New Year dawns with political uncertainty
Posted on January 5th, 2019

by Lakshman I. Keerthisinghe Courtesy Ceylon Today

At a time of global uncertainty, rising terrorism and enormous threats to peace, it’s right that we as a country should now seek to extend our diplomatic footprint overseas- Leo Varadkar-Irish Politician

We need to reject any politics that targets people because of race or religion. This isn’t a matter of political correctness. It’s a matter of understanding what makes us strong. The world respects us not just for our arsenal; it respects us for our diversity and our openness and the way we respect every faith.- Barack Obama-Former US President

It appears that the new year, 2019 has dawned on Sri Lanka at a time of political uncertainty. In the past, when there was a global democratic backslide, Sri Lanka was a purported political success story. Presidential Elections in 2015, resulting in the ascension of Maithripala Sirisena as President, was supposed to put the country on a positive course and push behind a decade of increasingly authoritarian rule by the former regime.

Maithripala Sirisena was sworn into office on 9 January 2015. Almost four years have passed by and now it is time to evaluate the record of the present Government and visualise what Sri Lanka could expect in the New Year.

Far-reaching reform

The chance that far-reaching reform will occur during President Sirisena’s tenure appears to be highly unlikely unless a concerted effort is made in this direction with a strong political will to do so. The new Government came into office with an ambitious agenda, but after four difficult years, a sober assessment of its progress reveals that stagnation and false promises have been the order of the day. There has been virtually no progress dealing with high-level corruption from the previous era and the current administration has yet to address its own corruption scandals such as the Bonds scam.

The present regime has invested its time and resources in its Constitution-building project. However, creating a new, improved Constitution appears to be a distant dream mainly not only because that would require a two-thirds majority in parliament and then approval through a countrywide referendum, tough hurdles for a government that has become increasingly dysfunctional and unpopular. It’s also quite uncertain that such a document would even include a power-sharing arrangement that satisfies the aspirations of the country’s Tamil community with unstinted support from the majority community.

Sri Lanka is a complicated, post-war society. An ethnic conflict engulfed the nation from 1983 until May 2009, when the Sri Lankan military defeated the Tamil Tigers, a ruthless insurgency that fought for a separate Tamil State in Northern and Eastern parts of the country.

If not for the valiant efforts of the Tri-forces with the able guidance of the former President Mahinda Rajapaksa for which the nation is ever so grateful, Sri Lanka would have ended up as a war-torn divided country.

President Sirisena himself has very properly indicated that war heroes” will be protected (from criminal prosecution over frivolous allegations of wartime atrocities. Ineffectual leadership from President Sirisena and Prime Minister Ranil Wickremesinghe has revealed that, even under ostensibly promising circumstances, the road to deeper reform is going to be a long, slow process. The former regime’s electoral defeat in January 2015 didn’t lead to a radically new era for Sri Lankan politics as envisaged by some.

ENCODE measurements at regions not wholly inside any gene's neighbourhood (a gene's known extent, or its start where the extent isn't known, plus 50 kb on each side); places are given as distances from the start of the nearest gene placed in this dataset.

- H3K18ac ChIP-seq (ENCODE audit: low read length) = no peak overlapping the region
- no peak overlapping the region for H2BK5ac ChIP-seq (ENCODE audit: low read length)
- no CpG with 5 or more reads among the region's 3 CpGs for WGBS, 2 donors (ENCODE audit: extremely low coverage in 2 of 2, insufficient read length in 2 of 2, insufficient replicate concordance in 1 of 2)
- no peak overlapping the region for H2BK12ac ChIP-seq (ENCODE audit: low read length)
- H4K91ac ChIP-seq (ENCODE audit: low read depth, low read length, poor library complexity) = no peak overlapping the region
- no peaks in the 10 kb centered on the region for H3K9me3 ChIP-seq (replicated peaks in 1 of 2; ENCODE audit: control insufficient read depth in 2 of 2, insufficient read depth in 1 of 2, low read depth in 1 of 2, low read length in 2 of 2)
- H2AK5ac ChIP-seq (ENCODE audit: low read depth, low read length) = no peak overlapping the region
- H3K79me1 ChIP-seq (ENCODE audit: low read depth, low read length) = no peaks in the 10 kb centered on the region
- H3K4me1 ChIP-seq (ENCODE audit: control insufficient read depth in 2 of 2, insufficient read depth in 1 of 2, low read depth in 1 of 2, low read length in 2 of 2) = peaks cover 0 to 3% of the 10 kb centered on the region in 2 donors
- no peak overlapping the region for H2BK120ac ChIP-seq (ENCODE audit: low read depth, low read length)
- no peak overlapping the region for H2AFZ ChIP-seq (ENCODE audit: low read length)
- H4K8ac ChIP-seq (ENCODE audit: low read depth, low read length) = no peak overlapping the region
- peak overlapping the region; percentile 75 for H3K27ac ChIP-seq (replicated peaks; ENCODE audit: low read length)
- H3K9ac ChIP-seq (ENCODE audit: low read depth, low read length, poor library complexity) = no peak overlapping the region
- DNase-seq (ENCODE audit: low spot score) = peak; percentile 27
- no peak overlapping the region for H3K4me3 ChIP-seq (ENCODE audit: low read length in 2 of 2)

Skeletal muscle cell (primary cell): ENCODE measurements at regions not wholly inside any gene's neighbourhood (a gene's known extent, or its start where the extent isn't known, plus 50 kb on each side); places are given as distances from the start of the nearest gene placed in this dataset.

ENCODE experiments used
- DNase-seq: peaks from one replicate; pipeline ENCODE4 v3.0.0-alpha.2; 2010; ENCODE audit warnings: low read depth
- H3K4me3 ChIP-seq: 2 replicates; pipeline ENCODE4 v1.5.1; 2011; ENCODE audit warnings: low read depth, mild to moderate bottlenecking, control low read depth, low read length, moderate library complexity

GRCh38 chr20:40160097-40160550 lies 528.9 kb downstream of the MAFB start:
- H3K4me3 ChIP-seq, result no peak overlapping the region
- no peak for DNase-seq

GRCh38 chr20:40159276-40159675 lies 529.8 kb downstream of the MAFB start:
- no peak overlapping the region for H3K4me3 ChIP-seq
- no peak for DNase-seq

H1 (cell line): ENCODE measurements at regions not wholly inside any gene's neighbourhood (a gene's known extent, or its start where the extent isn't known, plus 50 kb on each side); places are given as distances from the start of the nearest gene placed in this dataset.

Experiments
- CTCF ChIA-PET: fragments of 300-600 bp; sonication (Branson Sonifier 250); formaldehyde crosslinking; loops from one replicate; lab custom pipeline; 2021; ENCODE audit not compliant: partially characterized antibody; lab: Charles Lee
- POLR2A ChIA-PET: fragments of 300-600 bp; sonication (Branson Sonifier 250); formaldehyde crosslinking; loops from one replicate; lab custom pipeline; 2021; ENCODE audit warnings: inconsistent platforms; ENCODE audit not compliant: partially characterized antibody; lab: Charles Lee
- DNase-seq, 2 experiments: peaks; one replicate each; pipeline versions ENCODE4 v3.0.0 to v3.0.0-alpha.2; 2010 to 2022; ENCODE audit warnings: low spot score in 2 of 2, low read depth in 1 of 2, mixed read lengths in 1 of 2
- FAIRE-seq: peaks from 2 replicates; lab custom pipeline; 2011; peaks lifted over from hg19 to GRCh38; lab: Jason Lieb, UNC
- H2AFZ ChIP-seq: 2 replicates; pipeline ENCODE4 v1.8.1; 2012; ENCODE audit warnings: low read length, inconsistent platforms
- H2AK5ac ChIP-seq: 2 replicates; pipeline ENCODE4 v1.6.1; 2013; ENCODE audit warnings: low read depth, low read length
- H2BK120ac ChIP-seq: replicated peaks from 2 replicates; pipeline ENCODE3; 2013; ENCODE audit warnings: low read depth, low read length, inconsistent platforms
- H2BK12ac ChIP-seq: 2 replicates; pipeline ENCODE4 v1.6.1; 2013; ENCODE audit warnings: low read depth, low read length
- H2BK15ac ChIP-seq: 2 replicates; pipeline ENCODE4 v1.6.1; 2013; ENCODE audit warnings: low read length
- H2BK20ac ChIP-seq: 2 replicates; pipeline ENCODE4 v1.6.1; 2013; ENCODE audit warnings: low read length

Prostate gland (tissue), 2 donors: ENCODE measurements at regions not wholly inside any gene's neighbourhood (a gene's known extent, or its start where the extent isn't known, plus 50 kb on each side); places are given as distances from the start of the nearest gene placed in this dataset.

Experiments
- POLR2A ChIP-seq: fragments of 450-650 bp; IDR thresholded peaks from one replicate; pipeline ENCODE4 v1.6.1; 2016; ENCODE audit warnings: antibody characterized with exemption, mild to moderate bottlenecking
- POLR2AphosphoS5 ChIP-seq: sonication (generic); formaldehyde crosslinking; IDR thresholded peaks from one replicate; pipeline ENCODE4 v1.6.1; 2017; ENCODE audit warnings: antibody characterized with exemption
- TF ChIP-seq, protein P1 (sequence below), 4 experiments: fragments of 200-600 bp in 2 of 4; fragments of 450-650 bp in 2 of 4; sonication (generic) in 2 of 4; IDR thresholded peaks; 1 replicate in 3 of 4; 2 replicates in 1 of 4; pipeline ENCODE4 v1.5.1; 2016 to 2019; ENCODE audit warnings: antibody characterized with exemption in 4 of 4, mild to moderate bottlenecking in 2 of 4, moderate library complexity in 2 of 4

Rather, it has resulted in another version of the flawed, majoritarian governance that the island nation has known for far too long.

Assuming the coalition government which was an awkward power-sharing arrangement based upon two opposing political parties – the Sri Lanka Freedom Party and the United National Party – which are longstanding rivals, manages to stay together, the remainder of its tenure was indeed characterised by an unwillingness to deal with many of the problems the previous administration also failed to address: persistent corruption; a lack of accountability for alleged wartime abuses; an inability or unwillingness to find a durable political solution to the country’s longstanding ethnic conflict. The new year may witness further disagreements between the two parties which are not conducive to the political stability of the country thereby resulting in political uncertainty in the future.

Right direction

In conclusion, the Sri Lankan people were undergoing great difficulties with increased taxation, rising commodity prices resulting in high cost of living under the Sirisena-Wickremesinghe administration when former President Mahinda Rajapaksa was appointed Prime Minister and for that short period the people were granted several relief measures such as lowering of fuel prices and prices of many food items and relief for farmers with low fertiliser prices.

The present PM Ranil Wickremesinghe has taken the cue and reduced fuel prices which although belated, is a step in the right direction. Sri Lankans eagerly await further reduction of the cost of living in these difficult times.
(The writer is an Attorney-at-Law with LLB, LLM, MPhil.(Colombo)

One Response to “New Year dawns with political uncertainty”

  1. Christie Says:

    Our problems are not ethnic.

    Our problem is Indian Imperialism and Indian Colonial Parasites.

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